Comparison Reports

Hammer Black Widow 3.0 Comparison

Welcome to Fill The Frames Bowling Services’ ball comparison report of the Hammer Black Widow 3.0. We continue to present more information to help you make a better choice in equipment replacements or additions.

Hammer Black Widow 3.0 2.500 .058 .016 (55° x 5-1/2” x 35°) • HK22 – Aggression Solid 500, 1000, 2000 Siaair
Comparison to Hammer Black Widow 2.0, Hammer Black Widow 2.0 Hybrid & Hammer Envy Tour
Using the same additive package as the 2.0 Solid, Hammer adds the newest base formulation (HK22) to the Black Widow line. Keep in mind, the 3.0 is not a replacement for the 2.0. It’s is another option that gives more and earlier traction that narrows the gap between the Widows and the big Asym Extreme Envy. We added the Envy Tour to this comparison to show the difference in the cores while having similar (but not exact) covers strengths. As with most Asyms, the 12 (RG 2.612) and 13 (RG 2.589) pound balls will have an alternate core (Diff of .043 and Asym of .011). This allows the performance to match the ball weight.

Hammer Black Widow 2.0 2.500 .058 .016 (45° x 5” x 25°) • Aggression Solid 500, 1000, 2000 Siaair
The original Black Widow changed the game for thousands of bowlers. The 2.0 was introduced on 11/19/2020. This ball was designed to get as close to the original motion on today’s lane conditioners. The release was and continues to be a success. The cover is easily adjustable to help a bowler fine tune the ball motion. The Aggression cover will combat the Medium to Heavy volumes.

Hammer Black Widow 2.0 Hybrid 2.500 .058 .016 (45° x 5” x 25°) • HK22 – Aggression Hybrid 500, 1000, 1500 Siaair/Crown Factory Compound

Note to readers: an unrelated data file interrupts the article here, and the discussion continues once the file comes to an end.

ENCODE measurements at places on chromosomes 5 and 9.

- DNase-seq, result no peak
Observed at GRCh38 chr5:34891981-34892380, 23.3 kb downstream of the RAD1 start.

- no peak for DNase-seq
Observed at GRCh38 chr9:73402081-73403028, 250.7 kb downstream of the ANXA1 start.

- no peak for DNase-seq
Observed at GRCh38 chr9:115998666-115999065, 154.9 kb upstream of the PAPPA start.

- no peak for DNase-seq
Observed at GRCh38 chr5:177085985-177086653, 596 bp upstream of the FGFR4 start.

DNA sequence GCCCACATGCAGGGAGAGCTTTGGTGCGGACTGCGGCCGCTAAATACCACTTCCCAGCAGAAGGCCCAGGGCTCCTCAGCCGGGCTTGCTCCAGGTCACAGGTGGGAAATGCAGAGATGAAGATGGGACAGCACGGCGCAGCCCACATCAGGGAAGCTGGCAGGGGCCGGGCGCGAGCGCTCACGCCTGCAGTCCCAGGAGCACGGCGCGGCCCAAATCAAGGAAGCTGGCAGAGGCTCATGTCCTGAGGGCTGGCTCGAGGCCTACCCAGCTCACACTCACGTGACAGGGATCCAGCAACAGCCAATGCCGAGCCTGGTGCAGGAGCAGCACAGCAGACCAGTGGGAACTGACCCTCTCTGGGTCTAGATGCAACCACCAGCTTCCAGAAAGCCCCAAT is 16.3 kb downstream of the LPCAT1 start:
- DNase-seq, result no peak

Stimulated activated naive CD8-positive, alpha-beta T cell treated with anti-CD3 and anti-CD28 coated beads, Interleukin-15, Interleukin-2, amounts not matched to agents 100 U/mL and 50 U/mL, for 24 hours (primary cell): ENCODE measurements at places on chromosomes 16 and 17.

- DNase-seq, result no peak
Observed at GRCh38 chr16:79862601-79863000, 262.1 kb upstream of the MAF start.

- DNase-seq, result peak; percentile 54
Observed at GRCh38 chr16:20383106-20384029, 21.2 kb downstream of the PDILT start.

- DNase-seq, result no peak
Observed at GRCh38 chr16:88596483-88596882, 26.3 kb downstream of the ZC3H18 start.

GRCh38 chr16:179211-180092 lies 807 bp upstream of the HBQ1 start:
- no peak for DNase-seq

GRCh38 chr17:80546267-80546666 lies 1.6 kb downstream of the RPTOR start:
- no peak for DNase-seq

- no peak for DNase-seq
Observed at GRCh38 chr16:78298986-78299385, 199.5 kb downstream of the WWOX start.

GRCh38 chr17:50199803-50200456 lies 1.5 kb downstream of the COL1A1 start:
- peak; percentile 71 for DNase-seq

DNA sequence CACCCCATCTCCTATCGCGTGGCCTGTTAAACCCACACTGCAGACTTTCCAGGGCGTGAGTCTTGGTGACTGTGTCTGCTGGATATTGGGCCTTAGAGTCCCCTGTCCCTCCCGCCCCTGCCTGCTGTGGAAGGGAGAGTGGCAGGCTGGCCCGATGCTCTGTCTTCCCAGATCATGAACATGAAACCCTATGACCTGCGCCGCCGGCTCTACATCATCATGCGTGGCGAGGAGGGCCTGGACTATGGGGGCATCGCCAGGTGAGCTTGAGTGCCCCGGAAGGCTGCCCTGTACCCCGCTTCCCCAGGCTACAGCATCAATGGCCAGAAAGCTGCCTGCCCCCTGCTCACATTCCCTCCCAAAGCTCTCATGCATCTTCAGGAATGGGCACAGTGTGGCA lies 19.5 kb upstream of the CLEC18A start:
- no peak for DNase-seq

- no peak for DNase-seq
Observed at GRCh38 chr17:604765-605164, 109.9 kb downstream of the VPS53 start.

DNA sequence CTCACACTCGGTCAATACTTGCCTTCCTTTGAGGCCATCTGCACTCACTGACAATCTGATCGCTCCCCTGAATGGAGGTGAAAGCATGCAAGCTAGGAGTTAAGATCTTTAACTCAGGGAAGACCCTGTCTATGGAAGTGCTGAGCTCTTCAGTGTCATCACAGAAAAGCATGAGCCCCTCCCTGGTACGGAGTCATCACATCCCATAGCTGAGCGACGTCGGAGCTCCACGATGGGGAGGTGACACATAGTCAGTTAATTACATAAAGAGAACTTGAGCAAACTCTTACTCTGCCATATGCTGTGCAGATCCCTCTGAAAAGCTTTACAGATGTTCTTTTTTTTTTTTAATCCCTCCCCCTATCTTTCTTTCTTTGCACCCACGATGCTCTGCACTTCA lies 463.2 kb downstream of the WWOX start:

The HK22 base has opened up a world to all ready great ball motions and using it as a base for the Gas Mask core has produced what many are calling the Ball of the Year for 2023. It is cleaner and more angular than the Black Widow Ghost with better traction in oil. Surface changes are taken very well to match a bowlers release specs. Currently a go to ball for transition and friction away from the pocket.

Hammer Envy Tour 2.469 .034 .013 (45° x 4-1/2” x 35°) • Envy Solid 500, 1000 Siaair
On our Comparison Report for the Hammer Envy Tour (9/21/2023), we stated that this ball could be in many bowlers’ tournament bag as well as being a league choice. This is exactly what happened. The controlled power of the combination of the Envy Solid coverstock and the Obsession Tour core allows bowlers the best option for smoother ball reaction front to back and have a nice motion off the pattern. While blending out high ratio daily patterns the Envy Tour also manages flatter ratios as well, if not better.

The layout is slightly different and this is due to the D.O.T. and the ability to fine tune layouts even further.

Bonus Comparison – Hammer Scorpion Low Flare 2.474 .031 (4-1/4” x 30°) • Semtex Hybrid 500, 1000, 2000 Siaair
Since the 3.0 and Scorpion Low Flare were released together. FTF wanted to show a comparison between the two. You can find our Hammer Scorpion Low Flare Comparison Report on the FTF website.

Bowling on a fresh pattern for this center where the numbers are 12:1, under 24mls, bulk at 27’ and buffed to 48’ this provides a good taper both front to back and the side to side is tapered, also. 

Starting out with the Hammer Envy Tour with a refreshed to box surface, I had to start a bit more left than I would using my usual benchmark, the Hammer Purple Solid Reactive. The starting angles were pretty shallow; starting on 23, targeting 13 at the arrows, with a focal point to the center of the 6 pin (9 board) between 42’-44’. With a rolling controlled release, lining up was fast and carry didn’t take long. The flare was about 4-1/2” and the motion was smooth and continuous off the pattern.